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Chronological Archive • February 23, 2003 - March 01, 2003
February 28, 2003
A mechanical evening

I've just finished listening to one of my last-Friday-of-the-month talks, given by Philip Chaston (who writes for Airstrip One), about the Mechanics Institutes that flourished in the early to mid nineteenth century in Britain. Informally organised, deeply distrusted by the Tory Establishment, they attracted huge numbers of students eager for self improvement and useful mechanical knowledge.

What did these places achieve? Were they, for example, the cause of the British industrial revolution, or were they the consequence of it? Hard to say. Bit of both, probably. The main consequence of listening to the talk, for me, was to stimulate in me a desire to learn more about these things. Philip gave us a blow by blow account of how they developed, what they did, who they taught, what they taught, and so on, and it was very interesting, but I like grand simple, perhaps over-simplified theories of how things work. I like a moral to my stories. Philip did not supply much along these lines. He spoke a bit about the parallel between the Mechanics Institutes and home schooling, but this was rather bolted on afterwards, or so it seemed to me. I grabbed Philip afterwards and asked him about this, and he said, well, yes, I guess it comes from being a historian. "I don't really do morals" he said.

The story did, however, have a bearing on this idea that "official" education systems give birth to unofficial systems which fill in all the official gaps. And here there may be a moral. For the rise of the Mechanics Institutes was not the end of the story. While they filled such a gap (basically technology instead of theology) they flourished. But then the official system finally got around to observing the same gap, got its technological act together and drove the Mechanics Institutes out of business.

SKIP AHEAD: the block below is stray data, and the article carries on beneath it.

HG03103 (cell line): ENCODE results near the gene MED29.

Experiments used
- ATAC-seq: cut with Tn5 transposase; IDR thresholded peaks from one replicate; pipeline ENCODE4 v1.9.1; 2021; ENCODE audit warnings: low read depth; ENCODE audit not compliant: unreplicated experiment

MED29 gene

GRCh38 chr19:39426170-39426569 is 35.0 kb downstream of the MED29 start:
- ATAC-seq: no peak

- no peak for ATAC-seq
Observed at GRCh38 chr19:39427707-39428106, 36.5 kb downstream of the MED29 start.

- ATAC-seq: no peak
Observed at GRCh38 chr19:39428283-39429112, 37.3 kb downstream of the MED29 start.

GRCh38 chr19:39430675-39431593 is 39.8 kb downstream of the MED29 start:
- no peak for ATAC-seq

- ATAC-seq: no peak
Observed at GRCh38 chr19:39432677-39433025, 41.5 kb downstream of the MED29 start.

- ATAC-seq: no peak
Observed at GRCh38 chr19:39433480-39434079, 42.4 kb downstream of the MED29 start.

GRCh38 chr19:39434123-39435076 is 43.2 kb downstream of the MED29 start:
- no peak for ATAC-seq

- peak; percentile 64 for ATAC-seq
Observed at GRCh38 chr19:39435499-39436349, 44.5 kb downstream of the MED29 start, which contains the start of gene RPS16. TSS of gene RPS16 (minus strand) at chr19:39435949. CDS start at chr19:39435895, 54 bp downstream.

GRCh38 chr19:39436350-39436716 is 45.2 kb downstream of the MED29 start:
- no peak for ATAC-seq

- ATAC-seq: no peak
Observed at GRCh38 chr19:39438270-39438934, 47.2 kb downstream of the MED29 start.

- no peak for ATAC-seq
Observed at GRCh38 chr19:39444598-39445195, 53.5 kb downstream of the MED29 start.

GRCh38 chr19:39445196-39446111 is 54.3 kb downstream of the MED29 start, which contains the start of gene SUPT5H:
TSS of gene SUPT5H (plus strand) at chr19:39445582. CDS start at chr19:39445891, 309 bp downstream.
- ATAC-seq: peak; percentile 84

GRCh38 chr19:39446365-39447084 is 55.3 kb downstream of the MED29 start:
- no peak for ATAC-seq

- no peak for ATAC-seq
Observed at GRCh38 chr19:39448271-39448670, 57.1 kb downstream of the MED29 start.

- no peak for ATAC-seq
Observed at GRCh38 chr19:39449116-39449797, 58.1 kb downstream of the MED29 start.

Posted by Brian Micklethwait at 11:18 PM
Category: Technology
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February 27, 2003
Consent is what matters

Should teachers be obliged to teach violent pupils? Personally I'd like a world where teachers could refuse to teach a pupil if they didn't like the colour of the pupil's eyes, and in which pupils could reject teachers for similarly subjective reasons. In short I believe in the consent principle being applied to education, as to everything else.

So I'm heartened by this report in today's guardian.co.uk:

Law lords told teachers today that they were within their rights to refuse to teach violent pupils even if the children were legally entitled to be in school.

In a landmark ruling the House of Lords held that such action was legal under trade dispute laws relating to teachers' terms and conditions of employment.

The lords also decided, by a 3-2 majority in a related case, that an expelled pupil allowed back to school on appeal had been properly "reinstated" even though he was taught in isolation from other children after teachers, backed by their unions, refused to have him in the classroom.

The two youths whose appeals were rejected today were expelled from different comprehensives in the south of England, but reinstated after their parents took the cases to local authority independent appeal panels.

Meanwhile, blazing from the front page of yesterday's Daily Mail is a story about alleged bias by some British universities, most especially Bristol, against "middle" (odd usage that – I've always thought "upper" would be more accurate) class children from private schools with good exam results, and, usually, good offers from other universities. Bristol University doesn't like junior toffs with the trick of passing exams, it would seem.

Well I say: Bristol University is entitled to its opinion. You could argue that children who've been to good schools which encourage academic attainment may not do as well at university, where a more self-propelled attitude is required, and that children who've had to fight for perhaps more modest exam success in a discouraging environment may do better at university. You could also argue that the fighters, if that's what they've been, deserve a crack at a degree course at a good university, rather more than their luckier rivals.